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Tuesday, April 9, 2013

Metaphors and Sarcasm - A Puzzle for Many

Time to Learn

This is an updated version of my post in the Fall 2011 term.

"For everything there is a season, and a time for every matter under heaven:..." Despite the many opposites contained in the time for list found in Ecclesiastes, there is no mention of a time to learn. So I'll add that. I like to think that the reason to learn is not included is that there is no time we should not be learning. We do find "a time to seek and a time to lose." But we do not find a time to learn and a time not to learn. So we will take that as an encouragement to always learn.

This week we have the opportunity to learn about metaphors. Actually, most of you already know about metaphors. You certainly encounter them regularly. And you use them. If you are a Christian and you go to church, or if you read your Bible, you cannot escape metaphors. If you read children's books, metaphors are all around you. If you are a parent, you know about storks that deliver babies and a big jolly old man as large as I am who delivers presents to "good little boys and girls." If you watched the very first assignment in EDM310 you encountered Mr. Winkle. One of our mottoes has a metaphor (as I demonstrated in our first class with my saw and burp bag: No more burp back education!

I had expected you to substitute computers for pencils in the Tom Johnson assignment due last Sunday. Well, maybe I didn't expect that since many EDM310 students miss the metaphor (or allegory). It happens every semester. I guess that the correct statement is that I hoped that you would understand the metaphor, or that you would at least be suspicious that the post was not literally true. I was wrong. And I once again blame the situation on the type of schooling you have experienced in which you are taught that the teacher delivers truth; that you should memorize that truth; that you should burp it back on command; and then forget it after all the tests are complete.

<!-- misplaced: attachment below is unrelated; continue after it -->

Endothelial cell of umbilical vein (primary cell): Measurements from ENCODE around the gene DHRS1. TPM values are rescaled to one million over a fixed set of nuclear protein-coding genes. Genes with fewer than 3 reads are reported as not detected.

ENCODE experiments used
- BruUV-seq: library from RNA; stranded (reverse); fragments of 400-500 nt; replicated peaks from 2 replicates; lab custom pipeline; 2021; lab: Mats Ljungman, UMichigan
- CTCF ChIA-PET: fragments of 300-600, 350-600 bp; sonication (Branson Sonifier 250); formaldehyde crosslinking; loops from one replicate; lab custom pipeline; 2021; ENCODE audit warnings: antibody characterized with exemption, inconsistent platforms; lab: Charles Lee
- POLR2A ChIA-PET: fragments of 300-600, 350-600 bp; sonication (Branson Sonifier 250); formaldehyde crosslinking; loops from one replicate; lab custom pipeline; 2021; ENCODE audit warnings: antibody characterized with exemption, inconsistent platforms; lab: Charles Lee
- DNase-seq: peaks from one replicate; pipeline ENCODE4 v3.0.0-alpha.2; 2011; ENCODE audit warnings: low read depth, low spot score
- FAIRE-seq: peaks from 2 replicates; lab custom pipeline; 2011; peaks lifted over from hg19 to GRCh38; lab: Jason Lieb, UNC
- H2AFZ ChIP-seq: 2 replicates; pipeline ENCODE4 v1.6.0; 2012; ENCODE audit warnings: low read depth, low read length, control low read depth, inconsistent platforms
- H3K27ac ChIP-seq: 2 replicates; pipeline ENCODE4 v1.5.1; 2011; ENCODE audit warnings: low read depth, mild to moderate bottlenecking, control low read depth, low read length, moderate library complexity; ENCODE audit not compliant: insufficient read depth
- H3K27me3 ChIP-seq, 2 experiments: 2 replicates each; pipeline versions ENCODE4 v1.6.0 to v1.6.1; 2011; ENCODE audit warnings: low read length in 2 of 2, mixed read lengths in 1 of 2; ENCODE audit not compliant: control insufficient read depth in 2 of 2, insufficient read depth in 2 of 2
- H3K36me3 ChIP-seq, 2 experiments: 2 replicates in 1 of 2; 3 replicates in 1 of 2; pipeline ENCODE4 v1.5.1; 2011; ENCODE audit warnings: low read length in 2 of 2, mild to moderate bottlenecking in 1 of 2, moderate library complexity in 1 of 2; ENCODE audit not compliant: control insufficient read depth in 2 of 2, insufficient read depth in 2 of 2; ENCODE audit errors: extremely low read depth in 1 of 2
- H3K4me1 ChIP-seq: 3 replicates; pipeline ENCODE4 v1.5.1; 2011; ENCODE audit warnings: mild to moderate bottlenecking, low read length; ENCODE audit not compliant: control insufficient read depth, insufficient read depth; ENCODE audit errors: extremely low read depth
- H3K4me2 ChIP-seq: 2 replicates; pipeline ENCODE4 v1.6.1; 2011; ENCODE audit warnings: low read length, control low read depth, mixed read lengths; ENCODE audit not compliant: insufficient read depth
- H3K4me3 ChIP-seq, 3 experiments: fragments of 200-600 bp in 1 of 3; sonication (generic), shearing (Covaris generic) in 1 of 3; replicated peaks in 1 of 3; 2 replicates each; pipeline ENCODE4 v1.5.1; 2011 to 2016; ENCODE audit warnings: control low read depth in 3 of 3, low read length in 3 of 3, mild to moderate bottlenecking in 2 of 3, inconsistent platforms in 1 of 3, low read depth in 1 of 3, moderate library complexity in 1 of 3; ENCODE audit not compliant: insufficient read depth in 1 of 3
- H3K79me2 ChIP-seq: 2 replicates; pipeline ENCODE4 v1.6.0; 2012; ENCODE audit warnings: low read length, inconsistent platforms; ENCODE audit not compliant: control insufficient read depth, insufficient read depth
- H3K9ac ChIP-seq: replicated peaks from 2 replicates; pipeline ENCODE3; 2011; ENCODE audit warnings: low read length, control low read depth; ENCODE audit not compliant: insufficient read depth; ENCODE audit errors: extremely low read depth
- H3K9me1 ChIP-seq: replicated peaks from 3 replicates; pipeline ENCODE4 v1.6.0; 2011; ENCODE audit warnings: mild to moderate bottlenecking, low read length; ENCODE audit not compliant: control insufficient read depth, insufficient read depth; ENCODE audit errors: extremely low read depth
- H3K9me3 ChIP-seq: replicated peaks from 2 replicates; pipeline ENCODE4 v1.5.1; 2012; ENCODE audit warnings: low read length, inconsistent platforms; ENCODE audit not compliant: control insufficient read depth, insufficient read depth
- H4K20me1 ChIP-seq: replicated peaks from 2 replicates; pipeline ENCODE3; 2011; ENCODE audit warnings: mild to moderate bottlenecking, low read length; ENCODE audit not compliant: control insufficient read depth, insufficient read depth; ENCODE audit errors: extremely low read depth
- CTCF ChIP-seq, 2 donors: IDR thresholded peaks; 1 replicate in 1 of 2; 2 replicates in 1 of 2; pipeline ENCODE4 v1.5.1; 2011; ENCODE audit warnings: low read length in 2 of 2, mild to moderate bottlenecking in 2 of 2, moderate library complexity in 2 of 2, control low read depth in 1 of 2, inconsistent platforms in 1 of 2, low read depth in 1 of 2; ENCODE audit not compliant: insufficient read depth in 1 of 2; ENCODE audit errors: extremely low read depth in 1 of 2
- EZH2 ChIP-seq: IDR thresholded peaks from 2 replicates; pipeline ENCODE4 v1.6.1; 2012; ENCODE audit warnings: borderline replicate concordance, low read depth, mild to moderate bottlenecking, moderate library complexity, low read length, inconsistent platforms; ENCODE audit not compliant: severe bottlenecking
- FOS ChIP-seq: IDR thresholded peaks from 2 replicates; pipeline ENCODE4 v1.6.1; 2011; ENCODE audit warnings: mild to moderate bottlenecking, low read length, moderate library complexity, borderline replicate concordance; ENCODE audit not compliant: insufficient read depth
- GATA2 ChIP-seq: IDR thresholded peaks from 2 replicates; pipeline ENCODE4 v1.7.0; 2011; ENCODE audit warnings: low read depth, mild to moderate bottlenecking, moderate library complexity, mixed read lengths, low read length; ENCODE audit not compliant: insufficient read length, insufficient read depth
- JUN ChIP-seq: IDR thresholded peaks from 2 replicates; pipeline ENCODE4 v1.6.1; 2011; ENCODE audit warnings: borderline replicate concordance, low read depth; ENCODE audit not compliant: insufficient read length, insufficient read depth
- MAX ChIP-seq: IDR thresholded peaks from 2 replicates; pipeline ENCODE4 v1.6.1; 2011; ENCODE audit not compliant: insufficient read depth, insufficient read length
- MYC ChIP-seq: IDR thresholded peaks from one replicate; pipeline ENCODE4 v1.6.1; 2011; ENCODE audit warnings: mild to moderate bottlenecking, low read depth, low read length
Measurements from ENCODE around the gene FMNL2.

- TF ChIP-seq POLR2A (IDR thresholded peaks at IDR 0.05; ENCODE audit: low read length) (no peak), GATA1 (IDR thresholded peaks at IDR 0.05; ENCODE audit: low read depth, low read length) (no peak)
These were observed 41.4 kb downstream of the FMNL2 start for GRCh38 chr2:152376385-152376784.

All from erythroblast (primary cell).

So we now have a wonderful opportunity for learning.

Here are the results of the metaphor assignment:

Spring 2013
85 still enrolled (started with 102)
5 of the 85 are inactive (never do anything but have not dropped course.)
33 missed the metaphor.
8 active students did not do the assignment. My guess: they did not know what was happening in the post.
5 inactive students did not do the assignment
51 Total. So 60% missed the metaphor. Only 40% identified the metaphor correctly even though this semester I encouraged you to be a detective.

Fall 2011
119 still enrolled (started with 154)
109 active (10 never do anything but have not dropped course.)
20 clearly identified the metaphor. Five of these 20 wrote excellent commentaries.
9 identified metaphor after self described research or reading comments on the post
7 missed the metaphor but had suspicions it was not literal
50 missed the metaphor
23 active students did not do the assignment. My guess: they did not know what was happening in the post. If you did not do the post on time you should consider yourself as having missed the metaphor. You are hereby assigned the Missed the Metaphor Special Assignment.
10 inactive students did not do the assignment
119 Total

In the Fall of 2011 I gave this Missed the Metaphor Special Assignment. If you missed the metaphor in the Spring 2013 term I would suggest you do these readings even though I am not making any special assignments this semester.

Read these three posts:

1. Metaphors: What They Are and Why We Use Them

In that post there is a Special Assignment. Do that assignment in a new post which is Additional Post #1. It does NOT substitute for Blog Post #14 as it did in the Spring semester.

Due midnight Sunday November 20, 2011.

2. Metaphor Discussion Update

3. Jennifer Asked: Why Use Metaphors? Here is My Answer

4. For more information also see:
You Missed the Point! It's Not A Pencil…"

Great Metaphor Posts This Semester (Fall 2011)

I am awarding a special prize to the 5 students whose posts on last week's assignment were especially outstanding. They will each receive a Kindle copy of the four educational books written by John T Spencer @johntspencer. Mr. Spencer uses the pen name Tom Johnson for some of his writings.

Here are the five prize winning posts:

Gretchen McPherson
Gina Phillips
Angela Pitts
Jenna Reynolds
Ramsey Willis

Prize For Others Who Got the Metaphor (Fall 2011)